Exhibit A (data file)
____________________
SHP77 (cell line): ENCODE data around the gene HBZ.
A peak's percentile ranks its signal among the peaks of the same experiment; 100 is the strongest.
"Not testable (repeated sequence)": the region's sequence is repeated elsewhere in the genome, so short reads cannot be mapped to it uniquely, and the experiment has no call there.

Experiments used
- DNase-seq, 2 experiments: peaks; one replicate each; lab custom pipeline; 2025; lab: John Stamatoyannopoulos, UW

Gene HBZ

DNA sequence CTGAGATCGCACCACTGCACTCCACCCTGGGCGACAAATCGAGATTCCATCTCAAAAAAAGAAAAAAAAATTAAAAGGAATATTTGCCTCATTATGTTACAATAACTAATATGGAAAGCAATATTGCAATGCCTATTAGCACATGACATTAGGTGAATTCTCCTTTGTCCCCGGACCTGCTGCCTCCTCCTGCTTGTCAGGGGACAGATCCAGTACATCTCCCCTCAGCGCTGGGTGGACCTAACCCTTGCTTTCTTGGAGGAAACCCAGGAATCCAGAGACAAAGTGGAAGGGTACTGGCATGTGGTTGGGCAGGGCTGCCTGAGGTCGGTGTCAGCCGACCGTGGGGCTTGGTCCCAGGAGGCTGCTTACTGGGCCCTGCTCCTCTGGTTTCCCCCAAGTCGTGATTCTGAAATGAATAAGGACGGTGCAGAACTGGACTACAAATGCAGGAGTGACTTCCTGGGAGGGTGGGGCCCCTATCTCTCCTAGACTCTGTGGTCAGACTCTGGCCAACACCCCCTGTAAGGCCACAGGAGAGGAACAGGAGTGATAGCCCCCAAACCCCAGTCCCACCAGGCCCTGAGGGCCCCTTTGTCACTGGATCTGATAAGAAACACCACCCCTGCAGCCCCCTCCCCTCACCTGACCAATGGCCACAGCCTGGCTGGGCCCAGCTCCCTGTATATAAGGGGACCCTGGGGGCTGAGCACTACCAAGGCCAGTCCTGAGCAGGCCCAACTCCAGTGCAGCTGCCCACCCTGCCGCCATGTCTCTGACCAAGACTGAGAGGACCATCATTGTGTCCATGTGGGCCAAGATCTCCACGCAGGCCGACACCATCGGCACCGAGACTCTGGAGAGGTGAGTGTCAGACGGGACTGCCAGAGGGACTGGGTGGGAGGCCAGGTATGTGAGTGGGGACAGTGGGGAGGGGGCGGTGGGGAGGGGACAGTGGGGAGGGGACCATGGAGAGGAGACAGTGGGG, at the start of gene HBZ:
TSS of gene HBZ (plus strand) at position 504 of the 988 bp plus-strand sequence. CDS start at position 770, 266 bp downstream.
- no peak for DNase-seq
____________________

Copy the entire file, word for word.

SHP77 (cell line): ENCODE data around the gene HBZ.
A peak's percentile ranks its signal among the peaks of the same experiment; 100 is the strongest.
"Not testable (repeated sequence)": the region's sequence is repeated elsewhere in the genome, so short reads cannot be mapped to it uniquely, and the experiment has no call there.

Experiments used
- DNase-seq, 2 experiments: peaks; one replicate each; lab custom pipeline; 2025; lab: John Stamatoyannopoulos, UW

Gene HBZ

DNA sequence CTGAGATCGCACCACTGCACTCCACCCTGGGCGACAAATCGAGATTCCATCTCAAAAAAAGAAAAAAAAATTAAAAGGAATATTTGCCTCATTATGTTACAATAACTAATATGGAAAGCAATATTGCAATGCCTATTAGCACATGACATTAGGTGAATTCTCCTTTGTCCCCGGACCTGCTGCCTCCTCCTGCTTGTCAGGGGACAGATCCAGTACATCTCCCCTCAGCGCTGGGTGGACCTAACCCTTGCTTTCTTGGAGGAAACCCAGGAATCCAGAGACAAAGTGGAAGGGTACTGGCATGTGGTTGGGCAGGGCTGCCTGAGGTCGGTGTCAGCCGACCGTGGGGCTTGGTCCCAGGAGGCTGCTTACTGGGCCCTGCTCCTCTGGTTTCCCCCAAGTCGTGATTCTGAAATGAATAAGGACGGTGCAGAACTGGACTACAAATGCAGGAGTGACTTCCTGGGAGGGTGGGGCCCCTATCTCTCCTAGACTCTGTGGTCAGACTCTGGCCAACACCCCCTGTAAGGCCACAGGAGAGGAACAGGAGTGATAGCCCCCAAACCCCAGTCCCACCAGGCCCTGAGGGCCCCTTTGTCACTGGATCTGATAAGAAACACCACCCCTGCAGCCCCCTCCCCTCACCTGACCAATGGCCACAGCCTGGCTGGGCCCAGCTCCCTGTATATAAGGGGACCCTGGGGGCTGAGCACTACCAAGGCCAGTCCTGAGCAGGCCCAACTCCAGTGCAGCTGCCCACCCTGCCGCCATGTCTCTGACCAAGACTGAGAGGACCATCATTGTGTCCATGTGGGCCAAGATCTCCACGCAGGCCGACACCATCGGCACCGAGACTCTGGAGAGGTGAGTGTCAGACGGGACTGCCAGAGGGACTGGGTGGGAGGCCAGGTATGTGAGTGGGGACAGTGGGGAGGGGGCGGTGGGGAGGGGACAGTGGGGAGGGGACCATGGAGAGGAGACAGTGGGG, at the start of gene HBZ:
TSS of gene HBZ (plus strand) at position 504 of the 988 bp plus-strand sequence. CDS start at position 770, 266 bp downstream.
- no peak for DNase-seq